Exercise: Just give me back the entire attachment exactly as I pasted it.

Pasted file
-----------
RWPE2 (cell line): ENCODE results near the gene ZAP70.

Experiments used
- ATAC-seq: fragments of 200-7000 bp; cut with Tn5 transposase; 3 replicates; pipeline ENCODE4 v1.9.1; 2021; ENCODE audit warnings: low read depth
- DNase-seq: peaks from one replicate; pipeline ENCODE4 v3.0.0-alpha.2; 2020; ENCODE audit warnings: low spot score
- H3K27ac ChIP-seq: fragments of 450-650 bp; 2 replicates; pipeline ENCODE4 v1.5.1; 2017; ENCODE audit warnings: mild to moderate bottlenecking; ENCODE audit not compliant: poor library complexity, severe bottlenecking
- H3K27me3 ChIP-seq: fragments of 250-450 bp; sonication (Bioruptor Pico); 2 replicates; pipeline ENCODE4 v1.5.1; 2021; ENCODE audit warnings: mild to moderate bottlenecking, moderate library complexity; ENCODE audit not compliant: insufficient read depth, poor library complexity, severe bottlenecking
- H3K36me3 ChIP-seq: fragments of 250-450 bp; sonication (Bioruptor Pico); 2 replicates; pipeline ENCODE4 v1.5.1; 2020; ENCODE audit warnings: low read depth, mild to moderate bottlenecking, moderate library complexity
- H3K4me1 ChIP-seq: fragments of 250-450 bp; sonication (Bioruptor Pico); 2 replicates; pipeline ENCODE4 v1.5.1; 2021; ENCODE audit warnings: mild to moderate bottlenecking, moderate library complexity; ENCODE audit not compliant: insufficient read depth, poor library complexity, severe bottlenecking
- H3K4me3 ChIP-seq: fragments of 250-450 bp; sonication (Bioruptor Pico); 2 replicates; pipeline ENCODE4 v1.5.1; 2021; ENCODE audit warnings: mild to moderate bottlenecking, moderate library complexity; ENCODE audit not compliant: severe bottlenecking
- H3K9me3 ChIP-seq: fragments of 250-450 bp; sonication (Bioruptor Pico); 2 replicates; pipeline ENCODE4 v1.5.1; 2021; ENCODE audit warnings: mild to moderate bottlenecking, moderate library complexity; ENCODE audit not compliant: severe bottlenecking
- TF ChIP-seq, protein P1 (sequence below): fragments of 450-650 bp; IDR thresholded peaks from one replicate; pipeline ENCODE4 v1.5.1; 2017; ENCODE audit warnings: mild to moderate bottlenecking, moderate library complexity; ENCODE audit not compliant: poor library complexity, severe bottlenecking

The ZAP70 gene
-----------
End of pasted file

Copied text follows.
RWPE2 (cell line): ENCODE results near the gene ZAP70.

Experiments used
- ATAC-seq: fragments of 200-7000 bp; cut with Tn5 transposase; 3 replicates; pipeline ENCODE4 v1.9.1; 2021; ENCODE audit warnings: low read depth
- DNase-seq: peaks from one replicate; pipeline ENCODE4 v3.0.0-alpha.2; 2020; ENCODE audit warnings: low spot score
- H3K27ac ChIP-seq: fragments of 450-650 bp; 2 replicates; pipeline ENCODE4 v1.5.1; 2017; ENCODE audit warnings: mild to moderate bottlenecking; ENCODE audit not compliant: poor library complexity, severe bottlenecking
- H3K27me3 ChIP-seq: fragments of 250-450 bp; sonication (Bioruptor Pico); 2 replicates; pipeline ENCODE4 v1.5.1; 2021; ENCODE audit warnings: mild to moderate bottlenecking, moderate library complexity; ENCODE audit not compliant: insufficient read depth, poor library complexity, severe bottlenecking
- H3K36me3 ChIP-seq: fragments of 250-450 bp; sonication (Bioruptor Pico); 2 replicates; pipeline ENCODE4 v1.5.1; 2020; ENCODE audit warnings: low read depth, mild to moderate bottlenecking, moderate library complexity
- H3K4me1 ChIP-seq: fragments of 250-450 bp; sonication (Bioruptor Pico); 2 replicates; pipeline ENCODE4 v1.5.1; 2021; ENCODE audit warnings: mild to moderate bottlenecking, moderate library complexity; ENCODE audit not compliant: insufficient read depth, poor library complexity, severe bottlenecking
- H3K4me3 ChIP-seq: fragments of 250-450 bp; sonication (Bioruptor Pico); 2 replicates; pipeline ENCODE4 v1.5.1; 2021; ENCODE audit warnings: mild to moderate bottlenecking, moderate library complexity; ENCODE audit not compliant: severe bottlenecking
- H3K9me3 ChIP-seq: fragments of 250-450 bp; sonication (Bioruptor Pico); 2 replicates; pipeline ENCODE4 v1.5.1; 2021; ENCODE audit warnings: mild to moderate bottlenecking, moderate library complexity; ENCODE audit not compliant: severe bottlenecking
- TF ChIP-seq, protein P1 (sequence below): fragments of 450-650 bp; IDR thresholded peaks from one replicate; pipeline ENCODE4 v1.5.1; 2017; ENCODE audit warnings: mild to moderate bottlenecking, moderate library complexity; ENCODE audit not compliant: poor library complexity, severe bottlenecking

The ZAP70 gene